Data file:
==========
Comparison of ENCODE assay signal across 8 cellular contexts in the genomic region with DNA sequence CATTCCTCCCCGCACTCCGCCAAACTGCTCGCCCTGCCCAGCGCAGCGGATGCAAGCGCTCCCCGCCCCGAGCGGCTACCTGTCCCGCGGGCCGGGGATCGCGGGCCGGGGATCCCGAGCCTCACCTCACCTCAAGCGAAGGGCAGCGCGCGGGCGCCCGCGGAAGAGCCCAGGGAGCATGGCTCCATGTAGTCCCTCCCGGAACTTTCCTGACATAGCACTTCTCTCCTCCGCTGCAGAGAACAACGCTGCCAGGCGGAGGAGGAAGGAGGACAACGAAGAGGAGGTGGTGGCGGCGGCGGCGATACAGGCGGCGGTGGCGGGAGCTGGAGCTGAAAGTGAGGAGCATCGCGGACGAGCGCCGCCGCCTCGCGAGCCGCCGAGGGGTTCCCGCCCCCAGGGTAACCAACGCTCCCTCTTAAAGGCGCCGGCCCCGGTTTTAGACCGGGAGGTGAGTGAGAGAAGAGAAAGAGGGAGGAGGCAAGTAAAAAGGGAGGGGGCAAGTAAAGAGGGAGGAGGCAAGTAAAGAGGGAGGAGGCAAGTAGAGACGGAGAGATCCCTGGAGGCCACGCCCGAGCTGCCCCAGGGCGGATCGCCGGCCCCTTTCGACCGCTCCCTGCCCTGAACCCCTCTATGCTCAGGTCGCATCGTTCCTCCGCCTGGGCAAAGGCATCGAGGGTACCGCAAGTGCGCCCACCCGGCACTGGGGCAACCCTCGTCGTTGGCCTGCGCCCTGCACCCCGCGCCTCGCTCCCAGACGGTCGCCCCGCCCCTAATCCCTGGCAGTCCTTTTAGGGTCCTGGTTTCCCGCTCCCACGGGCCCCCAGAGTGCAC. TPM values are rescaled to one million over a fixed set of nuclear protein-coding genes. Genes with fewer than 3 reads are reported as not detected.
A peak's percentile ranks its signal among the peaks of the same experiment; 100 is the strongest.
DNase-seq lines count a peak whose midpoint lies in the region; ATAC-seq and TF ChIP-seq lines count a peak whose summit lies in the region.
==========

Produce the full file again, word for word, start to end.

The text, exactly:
Comparison of ENCODE assay signal across 8 cellular contexts in the genomic region with DNA sequence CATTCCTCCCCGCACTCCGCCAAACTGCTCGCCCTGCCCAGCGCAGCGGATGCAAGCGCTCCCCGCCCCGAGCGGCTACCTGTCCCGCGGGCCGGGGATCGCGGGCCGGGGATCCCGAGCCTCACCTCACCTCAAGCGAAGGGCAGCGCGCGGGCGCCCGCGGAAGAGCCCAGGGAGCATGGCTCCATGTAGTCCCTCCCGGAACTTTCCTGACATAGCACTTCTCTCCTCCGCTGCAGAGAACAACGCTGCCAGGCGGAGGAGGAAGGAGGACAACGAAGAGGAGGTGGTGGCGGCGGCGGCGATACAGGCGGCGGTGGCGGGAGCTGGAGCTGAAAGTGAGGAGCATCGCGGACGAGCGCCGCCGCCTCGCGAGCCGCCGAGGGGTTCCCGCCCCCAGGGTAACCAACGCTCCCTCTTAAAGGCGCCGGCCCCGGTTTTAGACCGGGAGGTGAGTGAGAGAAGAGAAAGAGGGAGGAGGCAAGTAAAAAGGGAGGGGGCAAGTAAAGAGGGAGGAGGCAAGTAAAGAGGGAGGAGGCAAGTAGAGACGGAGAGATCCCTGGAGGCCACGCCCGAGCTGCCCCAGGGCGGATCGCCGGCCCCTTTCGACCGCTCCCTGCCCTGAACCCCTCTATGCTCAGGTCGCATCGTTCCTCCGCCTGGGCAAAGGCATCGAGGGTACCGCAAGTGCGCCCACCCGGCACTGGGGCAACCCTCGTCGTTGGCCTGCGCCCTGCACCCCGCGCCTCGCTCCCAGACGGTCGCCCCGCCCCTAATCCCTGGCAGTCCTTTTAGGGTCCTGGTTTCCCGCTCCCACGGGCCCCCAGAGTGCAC. TPM values are rescaled to one million over a fixed set of nuclear protein-coding genes. Genes with fewer than 3 reads are reported as not detected.
A peak's percentile ranks its signal among the peaks of the same experiment; 100 is the strongest.
DNase-seq lines count a peak whose midpoint lies in the region; ATAC-seq and TF ChIP-seq lines count a peak whose summit lies in the region.